The drive from Oklahoma City to Norman is obscene in its tackiness. Once we exited Interstate 55, however, then drove east toward campus, the houses grew older and the tree cover thicker. By the time we reached home, it felt like Camelot. College towns, even ones as conservative as Norman, are comfortable yet cosmopolitan. Norman was equally tolerant of cowboys, storm chasers, and Rudolph Anaya theorists of ambiguous sexuality. I could get into an argument in a bar about almost anything....I could see the number one-ranked college football team in America five minutes from my door or hear a singer from the Metropolitan Opera. But I could also lie on a campus lawn with my son and watch the clouds drift by or wade knee-deep in a river with nobody else around....Nowhere but in a college town could I find such a mix of sophistication and simplicity."
No Ann Arborite has said it better. But Gumprecht also turns a geographer's analytical eye on the towns he loves, particularly at how their neighborhoods reflect their social structure. College towns, he points out, "are highly segregated residentially"--while adding quickly that it's a voluntary and entirely understandable division: "Faculty and other long-term residents seldom want to live near students because of the different lifestyles they often lead." Quiet reading and writing clash with all-night beer pong parties next door.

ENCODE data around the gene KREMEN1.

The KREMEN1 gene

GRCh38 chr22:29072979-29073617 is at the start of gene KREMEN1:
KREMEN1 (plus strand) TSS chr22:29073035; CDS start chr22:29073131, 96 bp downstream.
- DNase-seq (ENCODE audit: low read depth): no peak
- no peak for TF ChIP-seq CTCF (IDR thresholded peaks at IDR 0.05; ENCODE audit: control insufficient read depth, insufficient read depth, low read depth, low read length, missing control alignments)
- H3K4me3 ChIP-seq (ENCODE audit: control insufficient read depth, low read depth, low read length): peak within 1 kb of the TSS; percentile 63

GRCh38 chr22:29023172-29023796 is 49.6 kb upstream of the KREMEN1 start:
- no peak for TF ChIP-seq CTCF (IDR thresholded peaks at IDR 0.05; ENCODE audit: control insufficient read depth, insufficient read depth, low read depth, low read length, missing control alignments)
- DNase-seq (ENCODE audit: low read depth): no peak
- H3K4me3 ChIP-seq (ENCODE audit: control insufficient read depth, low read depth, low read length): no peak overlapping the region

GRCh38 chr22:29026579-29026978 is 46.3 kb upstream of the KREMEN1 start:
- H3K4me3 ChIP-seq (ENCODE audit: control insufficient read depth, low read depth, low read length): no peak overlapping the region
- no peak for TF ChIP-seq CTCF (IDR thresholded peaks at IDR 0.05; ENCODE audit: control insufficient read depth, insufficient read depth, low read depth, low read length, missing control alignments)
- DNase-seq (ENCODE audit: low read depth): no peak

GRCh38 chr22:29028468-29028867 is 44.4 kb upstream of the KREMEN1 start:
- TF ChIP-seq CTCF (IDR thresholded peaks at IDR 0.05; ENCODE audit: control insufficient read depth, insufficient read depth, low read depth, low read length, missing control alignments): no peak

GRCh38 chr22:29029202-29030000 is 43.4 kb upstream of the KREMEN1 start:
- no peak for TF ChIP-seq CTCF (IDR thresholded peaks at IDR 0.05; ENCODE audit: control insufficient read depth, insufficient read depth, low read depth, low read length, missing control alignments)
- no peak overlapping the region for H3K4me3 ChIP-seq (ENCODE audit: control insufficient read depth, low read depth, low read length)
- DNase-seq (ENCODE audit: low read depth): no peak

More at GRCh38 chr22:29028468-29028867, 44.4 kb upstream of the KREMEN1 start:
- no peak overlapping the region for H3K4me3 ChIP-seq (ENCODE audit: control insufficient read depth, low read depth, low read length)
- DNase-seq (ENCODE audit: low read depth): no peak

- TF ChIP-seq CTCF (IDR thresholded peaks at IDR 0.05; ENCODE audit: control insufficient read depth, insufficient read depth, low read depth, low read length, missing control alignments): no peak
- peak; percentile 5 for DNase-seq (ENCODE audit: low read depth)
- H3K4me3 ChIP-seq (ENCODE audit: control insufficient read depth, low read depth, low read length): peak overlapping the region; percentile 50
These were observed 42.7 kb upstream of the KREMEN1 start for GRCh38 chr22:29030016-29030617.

Every college town, it seems, has an academic neighborhood like Burns Park and a student ghetto of beat-up rental housing. And it's not just in Ann Arbor that the residents' conflicting lifestyles turn the boundary between the two into a political battleground.